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Trends Immunol. 2018 May;39(5):380-392. doi: 10.1016/j.it.2018.01.012. Epub 2018 Feb 22.

Lipid Droplets as Immune Modulators in Myeloid Cells.

Author information

1
Department of Radiation Oncology, Radiotherapy & OncoImmunology Laboratory, Radboud Institute for Molecular Life Sciences, Radboud UMC, Geert Grooteplein Zuid 32, 6525 GA, Nijmegen, The Netherlands; Department of Anesthesiology, Pain and Palliative Medicine, Radboud UMC, Geert Grooteplein 10, 6525 GA Nijmegen, The Netherlands.
2
Department of Radiation Oncology, Radiotherapy & OncoImmunology Laboratory, Radboud Institute for Molecular Life Sciences, Radboud UMC, Geert Grooteplein Zuid 32, 6525 GA, Nijmegen, The Netherlands.
3
Department of Radiation Oncology, Radiotherapy & OncoImmunology Laboratory, Radboud Institute for Molecular Life Sciences, Radboud UMC, Geert Grooteplein Zuid 32, 6525 GA, Nijmegen, The Netherlands. Electronic address: Gosse.Adema@radboudumc.nl.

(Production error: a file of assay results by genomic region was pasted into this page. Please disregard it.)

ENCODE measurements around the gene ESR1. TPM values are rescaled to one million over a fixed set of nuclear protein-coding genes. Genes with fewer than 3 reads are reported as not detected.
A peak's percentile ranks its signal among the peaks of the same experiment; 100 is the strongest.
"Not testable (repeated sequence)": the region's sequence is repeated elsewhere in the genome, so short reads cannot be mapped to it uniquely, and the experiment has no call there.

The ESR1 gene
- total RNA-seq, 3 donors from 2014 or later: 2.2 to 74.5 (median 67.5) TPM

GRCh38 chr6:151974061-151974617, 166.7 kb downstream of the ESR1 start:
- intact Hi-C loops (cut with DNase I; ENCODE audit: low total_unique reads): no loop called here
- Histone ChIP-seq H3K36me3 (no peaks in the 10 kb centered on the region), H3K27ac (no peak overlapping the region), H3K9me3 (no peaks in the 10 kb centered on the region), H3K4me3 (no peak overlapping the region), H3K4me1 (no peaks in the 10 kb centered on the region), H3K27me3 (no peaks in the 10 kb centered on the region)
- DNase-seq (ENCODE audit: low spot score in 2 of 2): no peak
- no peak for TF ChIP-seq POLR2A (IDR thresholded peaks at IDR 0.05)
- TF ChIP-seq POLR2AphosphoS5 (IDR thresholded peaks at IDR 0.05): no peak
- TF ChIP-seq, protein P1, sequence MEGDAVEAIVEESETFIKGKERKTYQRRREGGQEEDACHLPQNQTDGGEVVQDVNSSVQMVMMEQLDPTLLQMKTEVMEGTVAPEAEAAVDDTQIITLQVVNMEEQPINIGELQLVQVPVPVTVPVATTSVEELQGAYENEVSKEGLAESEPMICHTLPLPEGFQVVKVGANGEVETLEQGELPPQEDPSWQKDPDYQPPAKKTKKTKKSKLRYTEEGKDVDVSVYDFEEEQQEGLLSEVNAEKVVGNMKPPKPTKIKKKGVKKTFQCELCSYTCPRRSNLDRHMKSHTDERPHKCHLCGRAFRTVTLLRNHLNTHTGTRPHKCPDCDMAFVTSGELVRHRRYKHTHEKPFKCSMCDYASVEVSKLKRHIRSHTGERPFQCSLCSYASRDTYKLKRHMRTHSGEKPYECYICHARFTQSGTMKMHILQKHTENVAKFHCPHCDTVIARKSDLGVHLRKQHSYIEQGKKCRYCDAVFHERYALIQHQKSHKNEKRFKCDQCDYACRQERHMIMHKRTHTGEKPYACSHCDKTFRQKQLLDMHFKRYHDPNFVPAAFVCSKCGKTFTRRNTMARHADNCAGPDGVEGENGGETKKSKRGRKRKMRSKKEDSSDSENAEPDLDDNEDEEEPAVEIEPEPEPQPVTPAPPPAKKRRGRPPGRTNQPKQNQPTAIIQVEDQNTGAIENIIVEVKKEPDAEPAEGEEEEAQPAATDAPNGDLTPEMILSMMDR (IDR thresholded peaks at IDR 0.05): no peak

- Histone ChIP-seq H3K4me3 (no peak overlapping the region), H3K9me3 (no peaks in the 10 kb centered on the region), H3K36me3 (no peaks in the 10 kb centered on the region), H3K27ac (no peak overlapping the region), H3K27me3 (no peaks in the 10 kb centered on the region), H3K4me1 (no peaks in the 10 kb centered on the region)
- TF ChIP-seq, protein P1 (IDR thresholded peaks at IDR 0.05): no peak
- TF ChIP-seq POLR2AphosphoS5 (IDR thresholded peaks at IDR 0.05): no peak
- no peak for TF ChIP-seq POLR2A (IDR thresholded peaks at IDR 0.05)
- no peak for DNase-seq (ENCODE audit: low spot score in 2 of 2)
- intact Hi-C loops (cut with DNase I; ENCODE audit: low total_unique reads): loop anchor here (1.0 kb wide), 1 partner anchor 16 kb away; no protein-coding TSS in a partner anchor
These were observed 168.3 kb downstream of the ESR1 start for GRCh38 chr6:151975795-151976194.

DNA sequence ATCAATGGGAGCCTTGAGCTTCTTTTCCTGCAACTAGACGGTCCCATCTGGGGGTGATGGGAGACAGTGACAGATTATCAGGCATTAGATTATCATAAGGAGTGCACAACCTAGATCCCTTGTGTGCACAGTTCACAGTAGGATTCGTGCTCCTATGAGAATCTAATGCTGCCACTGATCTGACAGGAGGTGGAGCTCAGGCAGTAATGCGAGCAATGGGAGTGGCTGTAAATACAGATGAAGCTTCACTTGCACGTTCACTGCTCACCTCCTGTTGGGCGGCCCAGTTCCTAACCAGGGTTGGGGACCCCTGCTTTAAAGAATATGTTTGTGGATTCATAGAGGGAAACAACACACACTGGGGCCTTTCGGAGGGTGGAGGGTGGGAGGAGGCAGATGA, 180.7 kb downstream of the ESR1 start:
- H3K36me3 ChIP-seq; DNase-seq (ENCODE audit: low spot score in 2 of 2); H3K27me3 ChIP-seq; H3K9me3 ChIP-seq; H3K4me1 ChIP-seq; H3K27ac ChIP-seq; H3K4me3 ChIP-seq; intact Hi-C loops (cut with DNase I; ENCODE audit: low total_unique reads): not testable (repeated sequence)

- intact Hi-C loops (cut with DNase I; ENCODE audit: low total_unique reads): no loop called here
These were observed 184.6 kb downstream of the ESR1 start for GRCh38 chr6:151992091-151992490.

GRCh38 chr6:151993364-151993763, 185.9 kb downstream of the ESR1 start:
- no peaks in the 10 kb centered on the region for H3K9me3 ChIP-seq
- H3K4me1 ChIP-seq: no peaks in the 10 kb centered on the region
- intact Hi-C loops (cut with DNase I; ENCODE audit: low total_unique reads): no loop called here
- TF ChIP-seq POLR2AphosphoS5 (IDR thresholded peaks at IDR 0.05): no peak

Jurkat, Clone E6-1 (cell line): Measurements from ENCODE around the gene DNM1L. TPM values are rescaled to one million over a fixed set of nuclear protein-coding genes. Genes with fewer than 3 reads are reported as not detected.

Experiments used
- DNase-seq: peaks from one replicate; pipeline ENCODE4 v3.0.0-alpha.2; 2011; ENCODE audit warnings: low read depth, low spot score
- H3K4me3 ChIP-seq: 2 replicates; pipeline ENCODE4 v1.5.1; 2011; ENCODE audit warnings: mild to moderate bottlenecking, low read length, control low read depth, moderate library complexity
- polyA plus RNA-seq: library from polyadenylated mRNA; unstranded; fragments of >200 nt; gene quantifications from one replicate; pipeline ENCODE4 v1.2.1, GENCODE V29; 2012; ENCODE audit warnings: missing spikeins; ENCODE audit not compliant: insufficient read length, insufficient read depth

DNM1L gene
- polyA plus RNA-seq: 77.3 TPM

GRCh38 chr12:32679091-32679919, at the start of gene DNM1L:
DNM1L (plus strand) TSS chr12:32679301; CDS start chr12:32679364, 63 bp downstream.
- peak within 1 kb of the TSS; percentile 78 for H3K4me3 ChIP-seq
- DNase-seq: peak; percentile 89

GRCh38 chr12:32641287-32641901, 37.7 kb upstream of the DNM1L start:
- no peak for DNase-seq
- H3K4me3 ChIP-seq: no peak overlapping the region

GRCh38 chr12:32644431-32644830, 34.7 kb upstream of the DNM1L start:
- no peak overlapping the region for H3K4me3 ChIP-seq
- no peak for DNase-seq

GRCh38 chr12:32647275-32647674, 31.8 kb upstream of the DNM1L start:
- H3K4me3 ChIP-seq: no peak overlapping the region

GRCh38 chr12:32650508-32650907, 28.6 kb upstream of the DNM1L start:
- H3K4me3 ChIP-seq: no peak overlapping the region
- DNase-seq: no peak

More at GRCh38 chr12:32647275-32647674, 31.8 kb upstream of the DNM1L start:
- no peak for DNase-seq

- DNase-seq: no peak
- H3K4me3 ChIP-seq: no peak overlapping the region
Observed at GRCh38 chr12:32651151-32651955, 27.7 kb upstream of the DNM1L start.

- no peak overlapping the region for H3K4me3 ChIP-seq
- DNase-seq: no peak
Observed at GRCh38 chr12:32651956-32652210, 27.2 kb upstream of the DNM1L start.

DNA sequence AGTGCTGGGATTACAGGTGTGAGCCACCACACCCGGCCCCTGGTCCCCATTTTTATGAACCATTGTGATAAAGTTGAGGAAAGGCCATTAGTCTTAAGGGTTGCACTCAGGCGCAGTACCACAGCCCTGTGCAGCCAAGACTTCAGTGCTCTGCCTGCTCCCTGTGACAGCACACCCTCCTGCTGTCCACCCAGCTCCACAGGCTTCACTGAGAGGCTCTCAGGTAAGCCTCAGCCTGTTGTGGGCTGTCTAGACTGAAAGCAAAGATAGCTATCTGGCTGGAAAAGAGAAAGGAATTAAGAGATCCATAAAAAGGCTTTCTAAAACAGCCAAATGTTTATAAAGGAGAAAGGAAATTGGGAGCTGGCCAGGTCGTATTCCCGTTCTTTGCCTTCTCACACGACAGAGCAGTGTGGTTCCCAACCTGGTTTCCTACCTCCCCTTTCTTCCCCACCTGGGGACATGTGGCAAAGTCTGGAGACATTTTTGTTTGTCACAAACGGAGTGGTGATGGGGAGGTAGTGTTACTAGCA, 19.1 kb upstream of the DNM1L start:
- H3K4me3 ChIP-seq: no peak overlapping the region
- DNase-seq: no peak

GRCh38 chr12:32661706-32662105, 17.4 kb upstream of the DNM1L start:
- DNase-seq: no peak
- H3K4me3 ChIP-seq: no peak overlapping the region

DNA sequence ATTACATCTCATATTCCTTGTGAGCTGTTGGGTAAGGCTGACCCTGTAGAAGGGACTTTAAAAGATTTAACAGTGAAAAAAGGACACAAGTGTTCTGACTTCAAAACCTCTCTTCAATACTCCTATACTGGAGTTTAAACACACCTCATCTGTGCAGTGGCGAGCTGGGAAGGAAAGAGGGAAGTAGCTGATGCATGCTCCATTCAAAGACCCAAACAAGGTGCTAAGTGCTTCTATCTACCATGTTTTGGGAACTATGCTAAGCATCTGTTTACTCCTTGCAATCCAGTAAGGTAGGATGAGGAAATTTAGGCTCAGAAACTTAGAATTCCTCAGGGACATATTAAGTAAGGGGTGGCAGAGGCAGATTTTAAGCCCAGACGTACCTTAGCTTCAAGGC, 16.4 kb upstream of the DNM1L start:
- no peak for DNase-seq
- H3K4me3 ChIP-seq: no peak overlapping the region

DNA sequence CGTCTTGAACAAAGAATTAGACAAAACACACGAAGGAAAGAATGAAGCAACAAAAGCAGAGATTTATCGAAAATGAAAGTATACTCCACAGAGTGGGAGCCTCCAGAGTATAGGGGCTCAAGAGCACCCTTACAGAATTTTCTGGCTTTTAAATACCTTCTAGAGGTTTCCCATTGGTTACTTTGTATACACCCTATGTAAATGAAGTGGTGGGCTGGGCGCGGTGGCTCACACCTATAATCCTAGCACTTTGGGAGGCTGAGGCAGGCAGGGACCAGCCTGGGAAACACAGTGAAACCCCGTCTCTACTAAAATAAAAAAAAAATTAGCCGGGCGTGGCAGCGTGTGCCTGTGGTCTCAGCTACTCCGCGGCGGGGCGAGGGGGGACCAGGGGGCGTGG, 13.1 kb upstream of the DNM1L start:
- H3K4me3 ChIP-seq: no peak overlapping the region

Abstract

Lipid droplets (LDs) were initially described as fat storage organelles in adipocytes, but are increasingly recognized as dynamic players in lipid metabolism, with important roles not only in diseases such as diabetes and cancer, but also in immune regulation. Alterations in immune cell function, such as myeloid cell activation, are connected to profound changes in LD numbers and LD protein composition. Thus, these organelles appear to be essential to metabolically support immune responses, and have a vital role in antigen crosspresentation, interferon (IFN) responses, production of inflammatory mediators, and pathogen clearance. Here, we review recent studies that report on the role of LDs in the modulation of immune cell function, primarily focusing on myeloid cells, such as macrophages and dendritic cells (DCs).

PMID:
29478771
DOI:
10.1016/j.it.2018.01.012

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